Whilst pet insurance providers (like any business) are certainly looking to turn a profit, that doesn’t mean their services won’t be worthwhile to you and your pet. The average pet owner visits their vet 2.5 times a year, and with 42% of pet owners claiming that they’re unable to cover an unexpected vet bill, a decent pet insurance policy could be a lifesaver in more ways than one.
If your pet carries an increased risk of developing a long-term health condition, pet insurance can become even more of a necessity, but in the end your choice will depend on the unique circumstances that you and your pet find yourselves in.
Weighing up all the facts and considering the rising costs of veterinary visits, we believe it’s at least worth looking into a pet insurance policy for most pet owners out there.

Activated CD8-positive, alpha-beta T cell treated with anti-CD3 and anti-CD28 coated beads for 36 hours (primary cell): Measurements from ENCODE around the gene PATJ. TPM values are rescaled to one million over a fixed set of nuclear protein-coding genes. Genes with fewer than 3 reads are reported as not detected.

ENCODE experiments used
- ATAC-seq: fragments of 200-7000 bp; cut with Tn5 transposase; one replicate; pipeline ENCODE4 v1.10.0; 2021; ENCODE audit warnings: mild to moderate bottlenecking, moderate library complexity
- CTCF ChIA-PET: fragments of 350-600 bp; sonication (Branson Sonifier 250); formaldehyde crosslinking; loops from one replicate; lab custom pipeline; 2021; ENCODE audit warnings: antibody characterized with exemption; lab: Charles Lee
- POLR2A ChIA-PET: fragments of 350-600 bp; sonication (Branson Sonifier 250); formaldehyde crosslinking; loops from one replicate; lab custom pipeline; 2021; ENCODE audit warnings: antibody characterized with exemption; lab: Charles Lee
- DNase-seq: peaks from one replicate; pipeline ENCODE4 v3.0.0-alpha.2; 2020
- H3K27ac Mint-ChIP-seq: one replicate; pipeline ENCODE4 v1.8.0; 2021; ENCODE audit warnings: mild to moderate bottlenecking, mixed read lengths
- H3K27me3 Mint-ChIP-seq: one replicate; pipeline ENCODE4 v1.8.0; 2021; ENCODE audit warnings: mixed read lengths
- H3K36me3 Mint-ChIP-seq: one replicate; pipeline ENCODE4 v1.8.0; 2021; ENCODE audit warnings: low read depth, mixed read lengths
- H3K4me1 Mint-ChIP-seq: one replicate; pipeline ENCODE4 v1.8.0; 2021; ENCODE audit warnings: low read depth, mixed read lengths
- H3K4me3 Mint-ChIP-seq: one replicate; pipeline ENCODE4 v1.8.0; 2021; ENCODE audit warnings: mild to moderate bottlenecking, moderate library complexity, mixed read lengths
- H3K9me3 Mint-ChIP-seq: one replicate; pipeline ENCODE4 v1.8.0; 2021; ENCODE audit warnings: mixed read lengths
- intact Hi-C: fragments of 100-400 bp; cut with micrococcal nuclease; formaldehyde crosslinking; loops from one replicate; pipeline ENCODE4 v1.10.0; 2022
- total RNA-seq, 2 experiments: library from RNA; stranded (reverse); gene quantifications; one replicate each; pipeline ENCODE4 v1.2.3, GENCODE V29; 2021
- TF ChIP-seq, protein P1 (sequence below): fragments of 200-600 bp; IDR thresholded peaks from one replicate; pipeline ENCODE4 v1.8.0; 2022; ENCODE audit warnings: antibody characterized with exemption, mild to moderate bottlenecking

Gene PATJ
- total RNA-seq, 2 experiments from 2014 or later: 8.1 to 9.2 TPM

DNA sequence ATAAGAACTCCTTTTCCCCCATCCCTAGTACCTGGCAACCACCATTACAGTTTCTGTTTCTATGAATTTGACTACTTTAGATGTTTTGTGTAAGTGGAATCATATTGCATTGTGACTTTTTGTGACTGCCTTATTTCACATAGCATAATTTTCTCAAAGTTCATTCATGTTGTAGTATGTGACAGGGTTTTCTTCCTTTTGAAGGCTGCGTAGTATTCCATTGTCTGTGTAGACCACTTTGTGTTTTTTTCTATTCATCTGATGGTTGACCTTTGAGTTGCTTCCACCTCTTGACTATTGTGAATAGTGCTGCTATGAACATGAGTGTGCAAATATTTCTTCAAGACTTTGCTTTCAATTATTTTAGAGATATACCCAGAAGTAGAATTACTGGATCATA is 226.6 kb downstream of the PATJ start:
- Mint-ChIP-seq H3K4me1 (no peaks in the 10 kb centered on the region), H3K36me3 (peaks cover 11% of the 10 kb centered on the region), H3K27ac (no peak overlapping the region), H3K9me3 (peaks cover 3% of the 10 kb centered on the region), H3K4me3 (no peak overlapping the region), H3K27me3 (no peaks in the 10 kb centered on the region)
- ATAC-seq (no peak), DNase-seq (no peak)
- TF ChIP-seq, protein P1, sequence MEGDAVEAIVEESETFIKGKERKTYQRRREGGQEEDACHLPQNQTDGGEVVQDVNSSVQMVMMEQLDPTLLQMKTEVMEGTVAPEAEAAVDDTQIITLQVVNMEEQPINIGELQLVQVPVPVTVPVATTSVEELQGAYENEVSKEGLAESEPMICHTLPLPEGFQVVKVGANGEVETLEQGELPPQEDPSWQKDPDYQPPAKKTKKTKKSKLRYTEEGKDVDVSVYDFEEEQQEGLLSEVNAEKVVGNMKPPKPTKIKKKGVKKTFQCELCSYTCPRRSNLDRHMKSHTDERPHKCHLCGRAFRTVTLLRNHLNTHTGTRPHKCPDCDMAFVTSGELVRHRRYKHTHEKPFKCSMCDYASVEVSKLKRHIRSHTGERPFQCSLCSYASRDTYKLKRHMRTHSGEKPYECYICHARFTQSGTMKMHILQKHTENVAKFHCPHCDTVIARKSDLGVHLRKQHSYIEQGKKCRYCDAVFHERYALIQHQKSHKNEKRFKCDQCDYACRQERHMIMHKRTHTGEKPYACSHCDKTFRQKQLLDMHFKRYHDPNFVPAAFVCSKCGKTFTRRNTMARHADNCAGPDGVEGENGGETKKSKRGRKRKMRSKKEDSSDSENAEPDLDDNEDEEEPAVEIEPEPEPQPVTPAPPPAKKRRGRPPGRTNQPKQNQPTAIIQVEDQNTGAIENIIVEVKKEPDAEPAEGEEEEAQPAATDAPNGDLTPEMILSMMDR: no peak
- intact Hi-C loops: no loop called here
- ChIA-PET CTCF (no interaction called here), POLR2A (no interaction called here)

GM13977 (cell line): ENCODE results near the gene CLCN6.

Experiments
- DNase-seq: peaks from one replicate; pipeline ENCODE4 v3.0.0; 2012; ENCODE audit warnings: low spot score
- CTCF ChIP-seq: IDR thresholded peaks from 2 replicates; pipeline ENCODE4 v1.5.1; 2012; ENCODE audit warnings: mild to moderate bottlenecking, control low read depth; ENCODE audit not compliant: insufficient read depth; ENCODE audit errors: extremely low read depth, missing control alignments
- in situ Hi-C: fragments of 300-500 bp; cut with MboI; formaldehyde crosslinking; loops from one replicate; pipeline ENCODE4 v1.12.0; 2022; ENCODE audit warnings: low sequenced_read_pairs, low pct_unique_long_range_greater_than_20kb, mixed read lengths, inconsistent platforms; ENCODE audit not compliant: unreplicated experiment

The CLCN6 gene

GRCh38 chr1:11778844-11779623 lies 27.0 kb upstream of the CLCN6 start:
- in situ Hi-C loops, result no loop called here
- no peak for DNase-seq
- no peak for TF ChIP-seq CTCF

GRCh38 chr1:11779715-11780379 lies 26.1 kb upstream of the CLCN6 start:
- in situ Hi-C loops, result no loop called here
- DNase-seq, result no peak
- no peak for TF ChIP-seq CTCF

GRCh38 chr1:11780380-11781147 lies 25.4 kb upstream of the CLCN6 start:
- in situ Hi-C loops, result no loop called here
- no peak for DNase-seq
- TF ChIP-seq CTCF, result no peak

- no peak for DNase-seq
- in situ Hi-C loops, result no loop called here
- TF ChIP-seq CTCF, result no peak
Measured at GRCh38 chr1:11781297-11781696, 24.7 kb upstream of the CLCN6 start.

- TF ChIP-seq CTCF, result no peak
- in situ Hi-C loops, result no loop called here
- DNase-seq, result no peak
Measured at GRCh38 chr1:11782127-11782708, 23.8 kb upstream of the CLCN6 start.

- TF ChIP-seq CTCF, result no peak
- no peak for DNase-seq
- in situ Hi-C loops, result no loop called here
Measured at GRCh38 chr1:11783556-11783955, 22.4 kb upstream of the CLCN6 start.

Written Exclusively for Merriman.com by Madison Smith
Disclosure: All opinions expressed in this article are for general informational purposes and constitute the judgment of the author(s) as of the date of the report. These opinions are subject to change without notice and are not intended to provide specific advice or recommendations for any individual or on any specific security. The material has been gathered from sources believed to be reliable, however Merriman cannot guarantee the accuracy or completeness of such information, and certain information presented here may have been condensed or summarized from its original source. Merriman does not provide tax, legal or accounting advice, and nothing contained in these materials should be taken as such.